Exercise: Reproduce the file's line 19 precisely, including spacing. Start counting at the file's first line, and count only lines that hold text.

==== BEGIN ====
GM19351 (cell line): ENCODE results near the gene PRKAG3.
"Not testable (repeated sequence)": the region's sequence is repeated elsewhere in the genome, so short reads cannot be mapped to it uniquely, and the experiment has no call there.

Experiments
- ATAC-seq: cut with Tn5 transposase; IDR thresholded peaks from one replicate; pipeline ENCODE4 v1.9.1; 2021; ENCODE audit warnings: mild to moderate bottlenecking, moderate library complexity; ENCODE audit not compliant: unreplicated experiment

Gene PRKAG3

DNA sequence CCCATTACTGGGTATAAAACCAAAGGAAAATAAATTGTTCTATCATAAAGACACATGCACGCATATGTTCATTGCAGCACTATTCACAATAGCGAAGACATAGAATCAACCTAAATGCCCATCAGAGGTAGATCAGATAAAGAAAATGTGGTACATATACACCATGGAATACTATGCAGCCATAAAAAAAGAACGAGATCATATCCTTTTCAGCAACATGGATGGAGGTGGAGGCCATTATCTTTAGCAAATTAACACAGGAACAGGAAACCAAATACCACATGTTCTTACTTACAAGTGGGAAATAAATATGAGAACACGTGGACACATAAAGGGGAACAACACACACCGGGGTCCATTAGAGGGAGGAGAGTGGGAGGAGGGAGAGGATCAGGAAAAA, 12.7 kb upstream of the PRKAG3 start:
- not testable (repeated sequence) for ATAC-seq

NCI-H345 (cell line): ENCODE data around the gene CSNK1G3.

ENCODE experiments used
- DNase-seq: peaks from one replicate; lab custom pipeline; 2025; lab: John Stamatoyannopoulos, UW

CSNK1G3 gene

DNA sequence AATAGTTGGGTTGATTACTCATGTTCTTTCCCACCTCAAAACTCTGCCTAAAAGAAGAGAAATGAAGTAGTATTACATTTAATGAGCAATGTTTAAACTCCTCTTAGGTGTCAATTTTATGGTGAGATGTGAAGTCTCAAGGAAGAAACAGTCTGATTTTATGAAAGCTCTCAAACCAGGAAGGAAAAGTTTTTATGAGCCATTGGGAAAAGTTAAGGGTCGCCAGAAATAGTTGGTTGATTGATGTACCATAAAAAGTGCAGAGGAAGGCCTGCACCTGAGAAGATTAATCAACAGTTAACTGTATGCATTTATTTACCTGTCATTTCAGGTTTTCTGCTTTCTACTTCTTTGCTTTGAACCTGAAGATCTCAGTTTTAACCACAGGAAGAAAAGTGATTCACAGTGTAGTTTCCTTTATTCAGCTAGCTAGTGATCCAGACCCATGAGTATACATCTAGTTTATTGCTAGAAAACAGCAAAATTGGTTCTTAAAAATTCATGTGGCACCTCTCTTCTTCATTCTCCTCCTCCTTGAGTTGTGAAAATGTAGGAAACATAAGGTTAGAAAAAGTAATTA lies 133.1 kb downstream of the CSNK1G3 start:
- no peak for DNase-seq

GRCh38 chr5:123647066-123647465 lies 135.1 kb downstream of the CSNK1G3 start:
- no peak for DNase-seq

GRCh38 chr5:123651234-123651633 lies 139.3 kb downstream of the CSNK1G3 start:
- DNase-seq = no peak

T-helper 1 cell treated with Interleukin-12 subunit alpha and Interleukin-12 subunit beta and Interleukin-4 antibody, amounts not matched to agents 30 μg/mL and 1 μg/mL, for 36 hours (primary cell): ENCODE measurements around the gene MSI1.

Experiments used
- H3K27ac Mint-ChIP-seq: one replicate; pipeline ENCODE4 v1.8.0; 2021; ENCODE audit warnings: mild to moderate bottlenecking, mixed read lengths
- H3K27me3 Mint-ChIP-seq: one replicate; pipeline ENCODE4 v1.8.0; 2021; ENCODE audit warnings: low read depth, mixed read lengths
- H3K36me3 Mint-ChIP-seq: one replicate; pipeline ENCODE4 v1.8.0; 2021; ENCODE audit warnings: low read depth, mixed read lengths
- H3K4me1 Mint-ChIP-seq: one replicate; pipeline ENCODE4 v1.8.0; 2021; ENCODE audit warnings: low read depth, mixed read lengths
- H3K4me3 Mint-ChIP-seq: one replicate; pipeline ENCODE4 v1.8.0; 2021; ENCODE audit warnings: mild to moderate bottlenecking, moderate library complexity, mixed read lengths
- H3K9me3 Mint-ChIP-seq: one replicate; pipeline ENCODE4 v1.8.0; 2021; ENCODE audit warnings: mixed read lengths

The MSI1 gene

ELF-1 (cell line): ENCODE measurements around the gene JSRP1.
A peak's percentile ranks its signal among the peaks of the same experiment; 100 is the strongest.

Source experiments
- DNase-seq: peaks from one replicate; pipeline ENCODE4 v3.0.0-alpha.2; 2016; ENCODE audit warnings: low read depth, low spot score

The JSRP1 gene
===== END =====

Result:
Experiments used